KOTTA Container, a special container design company based in St Petersburg, generated a lot of interest at Intermodal Europe in Rotterdam last month, with a new concept for containerised bulk logistics.
Presented by executive director Olga Cherednikova, KOTTA’s new development is a specialist bulk container system with two main components:
The design enables bulk cargo to be loaded, moved and discharged in containers, without the need for a specialist container rotator to empty the container.
KOTTA presented two different 20ft containers in Rotterdam. One is designed for iron ore, with a tare weight of 3.5t, a sidewall height of 1.896m, and a capacity of 19.3 m3 . Maximum gross weight would be 32.5t, which would allow a 65t capacity crane with a twinlift spreader to handle and discharge two containers at a time.
The other container is a high cube design, with a sidewall height of 2.896m and a tare weight of 3.8t. This allows a cargo capacity of 32.4 m3 with a maximum gross weight of 36t. This version features the plywood liner for handling
corrosive materials (including HCI and H2SO4), as well as potash, sulphur, fertilisers and grains, as previously reported by WorldCargo News (March 2017, p19).
KOTTA’s system design features an internal, patent-pending, mechanism for opening the floor doors, using the twistlock system and an intermediate attachment that connects to any conventional container spreader and drives the
floor opening mechanism. KOTTA declined to provide further details of its own “KOTTA specialised spreader” intermediate attachment, at this stage, but it is expected to be available early in 2019.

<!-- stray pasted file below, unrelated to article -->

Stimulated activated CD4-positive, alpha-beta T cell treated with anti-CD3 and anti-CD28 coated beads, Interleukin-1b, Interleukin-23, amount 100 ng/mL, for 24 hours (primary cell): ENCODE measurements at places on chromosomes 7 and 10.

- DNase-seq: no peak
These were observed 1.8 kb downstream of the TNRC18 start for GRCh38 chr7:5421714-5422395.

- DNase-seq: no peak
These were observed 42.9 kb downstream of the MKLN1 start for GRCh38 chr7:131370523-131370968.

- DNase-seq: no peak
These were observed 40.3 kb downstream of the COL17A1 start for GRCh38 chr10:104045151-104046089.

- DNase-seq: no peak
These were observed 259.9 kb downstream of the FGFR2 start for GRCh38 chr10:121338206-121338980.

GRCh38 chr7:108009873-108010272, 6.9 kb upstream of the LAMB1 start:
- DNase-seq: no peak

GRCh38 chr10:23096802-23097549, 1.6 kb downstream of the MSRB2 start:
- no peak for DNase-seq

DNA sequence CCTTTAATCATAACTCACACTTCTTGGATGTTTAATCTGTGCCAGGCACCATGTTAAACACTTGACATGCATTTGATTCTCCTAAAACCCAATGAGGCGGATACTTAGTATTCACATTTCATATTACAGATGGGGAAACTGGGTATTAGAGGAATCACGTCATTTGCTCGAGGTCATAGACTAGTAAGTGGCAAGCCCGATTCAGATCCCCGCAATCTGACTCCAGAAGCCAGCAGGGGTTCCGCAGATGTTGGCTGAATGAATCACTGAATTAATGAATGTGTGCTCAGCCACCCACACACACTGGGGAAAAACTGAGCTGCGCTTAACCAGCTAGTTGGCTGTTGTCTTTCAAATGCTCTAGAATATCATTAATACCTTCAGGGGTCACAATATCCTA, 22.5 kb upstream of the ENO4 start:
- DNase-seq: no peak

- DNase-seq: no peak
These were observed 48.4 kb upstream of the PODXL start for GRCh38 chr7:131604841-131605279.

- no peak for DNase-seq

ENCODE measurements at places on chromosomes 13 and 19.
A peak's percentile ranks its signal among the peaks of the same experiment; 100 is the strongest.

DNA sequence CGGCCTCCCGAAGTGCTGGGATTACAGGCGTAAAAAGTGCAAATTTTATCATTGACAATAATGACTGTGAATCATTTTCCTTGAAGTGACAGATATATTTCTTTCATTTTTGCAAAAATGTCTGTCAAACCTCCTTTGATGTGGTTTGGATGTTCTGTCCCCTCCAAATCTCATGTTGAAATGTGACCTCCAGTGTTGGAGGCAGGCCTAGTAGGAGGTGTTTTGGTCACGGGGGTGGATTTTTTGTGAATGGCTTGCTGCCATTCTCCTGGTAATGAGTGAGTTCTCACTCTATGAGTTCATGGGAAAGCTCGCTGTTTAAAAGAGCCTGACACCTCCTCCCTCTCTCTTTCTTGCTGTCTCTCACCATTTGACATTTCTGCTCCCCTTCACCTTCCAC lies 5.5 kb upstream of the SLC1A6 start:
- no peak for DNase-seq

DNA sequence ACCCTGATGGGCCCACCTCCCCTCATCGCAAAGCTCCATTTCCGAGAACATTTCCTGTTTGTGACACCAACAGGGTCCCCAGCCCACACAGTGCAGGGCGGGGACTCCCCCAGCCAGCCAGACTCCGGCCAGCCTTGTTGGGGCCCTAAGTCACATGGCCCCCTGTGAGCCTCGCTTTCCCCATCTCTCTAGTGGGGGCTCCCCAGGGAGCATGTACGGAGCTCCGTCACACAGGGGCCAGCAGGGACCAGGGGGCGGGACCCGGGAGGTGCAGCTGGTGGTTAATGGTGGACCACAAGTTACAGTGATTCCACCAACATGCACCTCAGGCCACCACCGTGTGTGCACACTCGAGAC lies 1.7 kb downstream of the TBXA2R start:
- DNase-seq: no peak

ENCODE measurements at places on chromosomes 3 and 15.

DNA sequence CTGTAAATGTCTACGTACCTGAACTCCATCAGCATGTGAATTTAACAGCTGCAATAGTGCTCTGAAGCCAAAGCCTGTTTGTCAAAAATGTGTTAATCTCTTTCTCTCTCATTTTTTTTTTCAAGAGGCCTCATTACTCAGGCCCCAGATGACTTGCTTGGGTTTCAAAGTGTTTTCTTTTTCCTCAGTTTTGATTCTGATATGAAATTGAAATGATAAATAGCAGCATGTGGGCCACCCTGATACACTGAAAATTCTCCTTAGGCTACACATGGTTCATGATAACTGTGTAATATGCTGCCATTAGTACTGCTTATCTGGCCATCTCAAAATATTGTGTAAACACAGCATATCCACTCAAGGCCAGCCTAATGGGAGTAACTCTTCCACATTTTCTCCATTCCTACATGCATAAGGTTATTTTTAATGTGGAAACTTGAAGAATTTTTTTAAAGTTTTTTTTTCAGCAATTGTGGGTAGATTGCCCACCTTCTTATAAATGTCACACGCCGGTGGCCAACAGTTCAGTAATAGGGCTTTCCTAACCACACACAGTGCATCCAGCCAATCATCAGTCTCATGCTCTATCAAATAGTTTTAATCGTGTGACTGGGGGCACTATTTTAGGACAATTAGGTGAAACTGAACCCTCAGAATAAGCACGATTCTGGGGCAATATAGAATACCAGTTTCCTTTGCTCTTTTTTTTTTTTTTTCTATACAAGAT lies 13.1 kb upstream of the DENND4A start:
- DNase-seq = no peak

Using bottom-discharge containers, it would be possible for two cranes (STS or MHC) to achieve a shiploading rate of 60,000t per day with either the standard or the high cube KOTTA containers, according to Aleksey Shukletsov, executive director at the Port of Bronka in St Petersburg.
While KOTTA’s bottom discharge containers require more investment in the container themselves than conventional bulk boxes, this factor is likely outweighed by the advantages of the bottom-dump design in a closed loop containerised bulk supply chain, where the containers are typically used to move a commodity between a mining site and port. Removing the need for container rotator from the loading process eliminates an expensive component that requires fuel, maintenance and servicing, and takes up a significant amount of crane capacity with its own self weight of around 14t. It was clear from the audience response in Rotterdam that a bottom-dump container for containerised bulk logistics has very significant appeal.